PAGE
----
an ISP-style scenario where there wouldn't really be any "common
server-wide resources", so that would make sense.  I'm just not sure how
feasible it is to implement.

	Anyway, I changed the RealmPrincipal over to use login domain name 
instead of realm name, but I didn't remove the realm name argument from 
the calls to the constructor in case we decided it was important later.  
That's why it's still hanging out as an argument but not used in any of 
the real computations.  I admit, that's pretty dumb.  :)

Aaron

On Tue, 21 Dec 2004, David Jencks wrote:
> I've been studying the role mapping code a bit, partly due to trying to 
> get auto-mapping to work during deployment.  I'd like to tidy up the 
> loose ends and get everything consistent.
> 
> Here's a summary of what (should) happen when you log in for a j2ee app:
> 
> 1. Your choice of client determines the GenericSecurityRealm you log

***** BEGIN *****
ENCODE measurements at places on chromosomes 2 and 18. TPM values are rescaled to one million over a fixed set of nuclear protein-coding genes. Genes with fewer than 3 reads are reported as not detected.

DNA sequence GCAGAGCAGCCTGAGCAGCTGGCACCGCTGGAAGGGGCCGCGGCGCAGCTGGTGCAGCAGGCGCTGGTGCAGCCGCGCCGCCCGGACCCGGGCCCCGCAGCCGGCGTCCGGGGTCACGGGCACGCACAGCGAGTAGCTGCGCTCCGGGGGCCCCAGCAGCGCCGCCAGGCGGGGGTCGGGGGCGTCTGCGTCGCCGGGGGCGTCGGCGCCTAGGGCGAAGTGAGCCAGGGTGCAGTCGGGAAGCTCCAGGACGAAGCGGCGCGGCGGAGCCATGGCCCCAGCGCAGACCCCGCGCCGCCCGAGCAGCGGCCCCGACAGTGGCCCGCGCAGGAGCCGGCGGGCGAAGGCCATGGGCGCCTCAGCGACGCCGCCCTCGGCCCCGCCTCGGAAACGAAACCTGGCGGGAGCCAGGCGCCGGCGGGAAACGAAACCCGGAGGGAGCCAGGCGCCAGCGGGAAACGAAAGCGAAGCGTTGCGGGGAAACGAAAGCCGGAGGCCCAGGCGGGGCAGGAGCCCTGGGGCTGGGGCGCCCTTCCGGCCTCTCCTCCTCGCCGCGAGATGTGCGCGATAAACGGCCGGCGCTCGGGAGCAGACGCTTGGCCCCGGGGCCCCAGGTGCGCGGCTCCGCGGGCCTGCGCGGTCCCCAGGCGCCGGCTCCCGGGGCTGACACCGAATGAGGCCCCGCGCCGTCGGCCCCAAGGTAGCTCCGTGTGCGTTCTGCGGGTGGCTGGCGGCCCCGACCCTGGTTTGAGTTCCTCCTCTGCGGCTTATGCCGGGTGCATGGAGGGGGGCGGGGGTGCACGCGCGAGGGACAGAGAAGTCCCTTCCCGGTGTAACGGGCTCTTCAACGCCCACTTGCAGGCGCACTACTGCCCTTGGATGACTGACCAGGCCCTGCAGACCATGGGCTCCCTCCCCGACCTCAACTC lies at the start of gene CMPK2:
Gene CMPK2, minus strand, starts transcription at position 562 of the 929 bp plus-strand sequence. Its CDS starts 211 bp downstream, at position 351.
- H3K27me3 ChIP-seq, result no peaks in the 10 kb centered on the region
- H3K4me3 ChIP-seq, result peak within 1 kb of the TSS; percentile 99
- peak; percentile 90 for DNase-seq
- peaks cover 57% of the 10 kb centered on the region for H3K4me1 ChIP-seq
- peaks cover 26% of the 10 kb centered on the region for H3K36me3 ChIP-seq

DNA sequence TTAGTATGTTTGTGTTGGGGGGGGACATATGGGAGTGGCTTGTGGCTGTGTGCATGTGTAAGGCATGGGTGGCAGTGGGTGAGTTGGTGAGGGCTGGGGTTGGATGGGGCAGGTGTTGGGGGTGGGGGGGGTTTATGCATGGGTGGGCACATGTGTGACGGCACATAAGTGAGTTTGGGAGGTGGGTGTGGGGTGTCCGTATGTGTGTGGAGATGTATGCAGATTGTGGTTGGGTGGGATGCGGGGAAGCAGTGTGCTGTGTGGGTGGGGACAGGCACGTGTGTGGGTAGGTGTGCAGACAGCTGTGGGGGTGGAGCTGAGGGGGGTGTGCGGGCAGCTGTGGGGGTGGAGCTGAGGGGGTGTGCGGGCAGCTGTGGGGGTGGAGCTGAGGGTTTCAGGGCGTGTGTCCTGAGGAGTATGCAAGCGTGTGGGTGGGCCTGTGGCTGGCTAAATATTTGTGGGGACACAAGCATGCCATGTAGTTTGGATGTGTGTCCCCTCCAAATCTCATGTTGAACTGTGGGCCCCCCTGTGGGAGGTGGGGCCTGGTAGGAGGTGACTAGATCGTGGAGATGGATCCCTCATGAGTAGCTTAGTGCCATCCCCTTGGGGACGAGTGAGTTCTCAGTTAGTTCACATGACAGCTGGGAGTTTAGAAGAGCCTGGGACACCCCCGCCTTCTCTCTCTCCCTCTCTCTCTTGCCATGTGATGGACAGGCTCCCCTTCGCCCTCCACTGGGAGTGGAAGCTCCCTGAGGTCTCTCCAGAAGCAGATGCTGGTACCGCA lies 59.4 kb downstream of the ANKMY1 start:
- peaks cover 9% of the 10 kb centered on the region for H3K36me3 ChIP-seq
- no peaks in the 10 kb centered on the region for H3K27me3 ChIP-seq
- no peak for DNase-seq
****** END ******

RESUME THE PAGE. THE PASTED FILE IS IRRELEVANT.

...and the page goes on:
> into via a securityRealmName parameter somewhere in the plan for the 
> client (or other configuration for a non-j2ee client)  [currently 
> securityRealmName is mislabeled loginDomainName in the jetty plan]
> 
> 2. The GSR has a bunch of LoginModules labeled with loginDomainNames 
> (and a bunch of unlabeled ones that don't generate any principals).  As 
> you log into a LoginModule, geronimo wraps the principals from the 
> login module(s) with RealmPrincipals containing the GSR realmName, the 
> LM loginDomainName, and the principal.  [currently the GRS realm name 
> is ignored, this is the basis of half of my question]
> 
> 3. You end up with a Subject containing all the LM principals and all 
> the wrappers around these principals.  This is attached to the 
> invocation/thread of execution.
> 
> 4. When you try to do something,  geronimo consults the role mapping to 
> see if any principals you have are mapped to any of the roles that have 
> the permission you need.
> 
> So, lets take a look at the role mapping:
> 
> Obviously, it needs to be a mapping from these RealmPrincipals to 
> roles.  Thinking about it from a mathematical or geometric perspective, 
> there are 4 dimensions to a RealmPrincipal: realmName, loginDomainName, 
> (wrapped) principal class, and (wrapped) principal name.  Or, the 
> mapping is a subset of, where X means cartesian product,